In early June, the Homeland Security Department (DHS) of the United States awarded Accenture a contract for its new border security program, US VISIT. The program tracks foreign visitors entering and exiting the country – nonimmigrant visitors will have two fingerprint scans and a digital photo taken as they enter the US.

The contract has a minimum value of US$10 million and the potential to be US$10 billion. Under the contract – five years with five one-year options for extension – Accenture will provide services that could include strategic support, design and integration activities, technical solutions, deployment activities, training and organizational change management. Lockheed Martin and Computer Sciences Corporation had also bid on the contract.

Calling for Congressional oversight of the contract, Texas Representative, Jim Turner, articulated his concerns saying, “Right now, we do not know how the system will work, who will be covered, what technologies will be deployed, and, how much the whole thing will cost” … and he also said the award gives “unprecedented authority to a private contractor to design and build a border security system for the United States that will have long term implications for our national security, our international relations, and the economies of border communities across the country.”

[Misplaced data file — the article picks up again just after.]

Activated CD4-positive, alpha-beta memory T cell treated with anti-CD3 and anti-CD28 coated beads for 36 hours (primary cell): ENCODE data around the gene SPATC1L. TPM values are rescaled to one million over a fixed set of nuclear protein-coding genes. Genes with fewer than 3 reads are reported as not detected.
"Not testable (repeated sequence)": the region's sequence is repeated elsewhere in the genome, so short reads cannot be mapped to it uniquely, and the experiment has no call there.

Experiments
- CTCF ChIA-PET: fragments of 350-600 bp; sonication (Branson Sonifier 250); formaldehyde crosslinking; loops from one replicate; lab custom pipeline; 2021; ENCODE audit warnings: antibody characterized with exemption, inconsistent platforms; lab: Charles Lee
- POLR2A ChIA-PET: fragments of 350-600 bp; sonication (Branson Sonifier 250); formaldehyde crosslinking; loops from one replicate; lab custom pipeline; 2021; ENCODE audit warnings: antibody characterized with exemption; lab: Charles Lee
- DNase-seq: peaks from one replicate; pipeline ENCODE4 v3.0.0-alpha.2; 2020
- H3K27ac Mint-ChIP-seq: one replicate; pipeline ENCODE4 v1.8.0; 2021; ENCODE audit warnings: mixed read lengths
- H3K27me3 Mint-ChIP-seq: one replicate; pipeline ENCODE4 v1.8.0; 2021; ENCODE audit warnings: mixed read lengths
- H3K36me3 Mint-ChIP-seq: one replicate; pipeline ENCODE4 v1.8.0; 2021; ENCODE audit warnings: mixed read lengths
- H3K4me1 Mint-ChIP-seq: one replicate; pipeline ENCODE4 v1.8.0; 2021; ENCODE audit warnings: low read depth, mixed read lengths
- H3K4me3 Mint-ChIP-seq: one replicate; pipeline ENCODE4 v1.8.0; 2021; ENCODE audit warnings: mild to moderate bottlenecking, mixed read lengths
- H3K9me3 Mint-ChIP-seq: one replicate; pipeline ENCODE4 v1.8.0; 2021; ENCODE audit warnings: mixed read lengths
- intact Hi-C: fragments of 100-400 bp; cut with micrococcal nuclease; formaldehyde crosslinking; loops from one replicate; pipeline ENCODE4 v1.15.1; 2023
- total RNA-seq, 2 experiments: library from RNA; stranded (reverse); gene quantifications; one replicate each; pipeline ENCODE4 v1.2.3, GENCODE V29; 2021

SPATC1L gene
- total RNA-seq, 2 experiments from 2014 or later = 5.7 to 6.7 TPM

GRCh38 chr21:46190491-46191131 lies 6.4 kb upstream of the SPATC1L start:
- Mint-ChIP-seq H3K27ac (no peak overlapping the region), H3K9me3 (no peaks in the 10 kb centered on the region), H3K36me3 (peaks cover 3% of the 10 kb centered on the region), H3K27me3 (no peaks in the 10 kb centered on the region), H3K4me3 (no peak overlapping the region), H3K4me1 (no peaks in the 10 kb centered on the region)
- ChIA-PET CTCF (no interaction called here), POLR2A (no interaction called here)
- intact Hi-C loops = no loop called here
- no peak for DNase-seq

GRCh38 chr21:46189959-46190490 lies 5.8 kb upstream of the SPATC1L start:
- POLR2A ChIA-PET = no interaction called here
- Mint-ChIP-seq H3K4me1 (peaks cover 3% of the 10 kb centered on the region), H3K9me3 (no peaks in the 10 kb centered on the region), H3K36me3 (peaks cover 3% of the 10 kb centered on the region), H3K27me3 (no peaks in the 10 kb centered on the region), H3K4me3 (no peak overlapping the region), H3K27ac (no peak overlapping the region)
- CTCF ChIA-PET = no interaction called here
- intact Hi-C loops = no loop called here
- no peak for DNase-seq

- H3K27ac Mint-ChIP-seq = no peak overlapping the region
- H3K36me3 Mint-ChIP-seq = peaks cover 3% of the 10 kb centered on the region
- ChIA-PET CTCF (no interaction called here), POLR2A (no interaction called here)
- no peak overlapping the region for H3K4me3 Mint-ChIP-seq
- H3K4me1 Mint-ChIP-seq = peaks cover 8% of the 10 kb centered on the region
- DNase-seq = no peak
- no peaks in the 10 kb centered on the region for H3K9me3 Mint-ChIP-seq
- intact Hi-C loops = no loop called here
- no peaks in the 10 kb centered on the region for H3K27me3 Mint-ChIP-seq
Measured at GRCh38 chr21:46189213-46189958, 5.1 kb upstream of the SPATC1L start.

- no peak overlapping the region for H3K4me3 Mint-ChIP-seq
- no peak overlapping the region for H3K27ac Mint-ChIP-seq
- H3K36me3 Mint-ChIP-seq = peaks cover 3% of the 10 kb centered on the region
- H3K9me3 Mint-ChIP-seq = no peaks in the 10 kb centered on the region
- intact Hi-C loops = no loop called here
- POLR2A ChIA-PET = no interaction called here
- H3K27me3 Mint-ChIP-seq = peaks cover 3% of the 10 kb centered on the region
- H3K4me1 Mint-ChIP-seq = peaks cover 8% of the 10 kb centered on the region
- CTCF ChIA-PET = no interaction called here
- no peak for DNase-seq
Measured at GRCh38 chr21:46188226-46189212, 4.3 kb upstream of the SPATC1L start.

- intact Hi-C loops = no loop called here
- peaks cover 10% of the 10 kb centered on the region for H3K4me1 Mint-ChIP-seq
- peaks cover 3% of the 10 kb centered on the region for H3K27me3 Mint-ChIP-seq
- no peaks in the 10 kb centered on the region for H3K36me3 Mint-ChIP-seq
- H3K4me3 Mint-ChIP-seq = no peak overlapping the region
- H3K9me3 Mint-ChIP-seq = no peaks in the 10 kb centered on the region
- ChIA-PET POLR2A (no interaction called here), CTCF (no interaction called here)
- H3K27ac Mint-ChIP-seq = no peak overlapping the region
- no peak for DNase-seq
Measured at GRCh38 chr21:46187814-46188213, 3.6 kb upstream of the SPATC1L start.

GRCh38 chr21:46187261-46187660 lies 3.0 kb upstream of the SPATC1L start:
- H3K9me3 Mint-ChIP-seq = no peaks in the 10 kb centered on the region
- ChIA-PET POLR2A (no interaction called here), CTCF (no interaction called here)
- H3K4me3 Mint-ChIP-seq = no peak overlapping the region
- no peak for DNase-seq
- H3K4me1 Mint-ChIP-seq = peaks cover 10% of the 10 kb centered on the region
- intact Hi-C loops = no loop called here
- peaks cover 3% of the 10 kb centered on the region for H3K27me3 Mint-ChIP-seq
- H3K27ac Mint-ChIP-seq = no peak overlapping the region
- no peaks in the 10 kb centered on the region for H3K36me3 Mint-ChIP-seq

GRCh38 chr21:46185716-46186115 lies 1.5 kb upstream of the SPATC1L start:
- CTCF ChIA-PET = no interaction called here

In addition to Turner’s concerns and despite fears of lawsuits and delaying improvements to border security, Representatives Rosa DeLauro and Marion Berry immediately put forward an amendment to the DHS Appropriations Bill that would nullify the contract, arguing that it is “anti-American to award a contract to a company headquartered offshore to intentionally avoid paying US taxes.” (Accenture’s parent company is headquartered in Bermuda.)

They also wrote Homeland Security Secretary Tom Ridge asking him to reconsider the contract award. The letter says, “By moving overseas in order to reduce their tax burden, Accenture has not only cost the US Treasury millions of dollars which could be put to use in improving our homeland security, but they have placed loyal US companies at a permanent competitive disadvantage.”

A company spokesperson, denied the accusations saying, “Accenture was never organized under a US corporation. Contractually, all of the work on US VISIT will be done in the US and Accenture LLP will pay taxes on that work.” Despite the furor, Accenture plans to go ahead with issuing subcontracts.

Prince Edward Island business goes to Athens Olympics

Adapted from an article from ITWorld, ?2004

Kodak Canada Inc., located in Summerside, PEI, is supplying medical imaging equipment to the hospital located in the athletes’ village at the Games. Participating athletes, trainers and family receive free medical and dental treatment as part of their Olympic experience.

The equipment includes diagnostic equipment, computer servers, hardware, special monitors for displaying medical images and an information system to keep track of data, as well as store, archive and transfer images and information across a secure network. For example, an x-ray can be converted to a digital image in seconds that can then be quickly viewed by a medical specialist on site, or at a remote location. Speedy diagnosis and treatment is key for athletes in competition.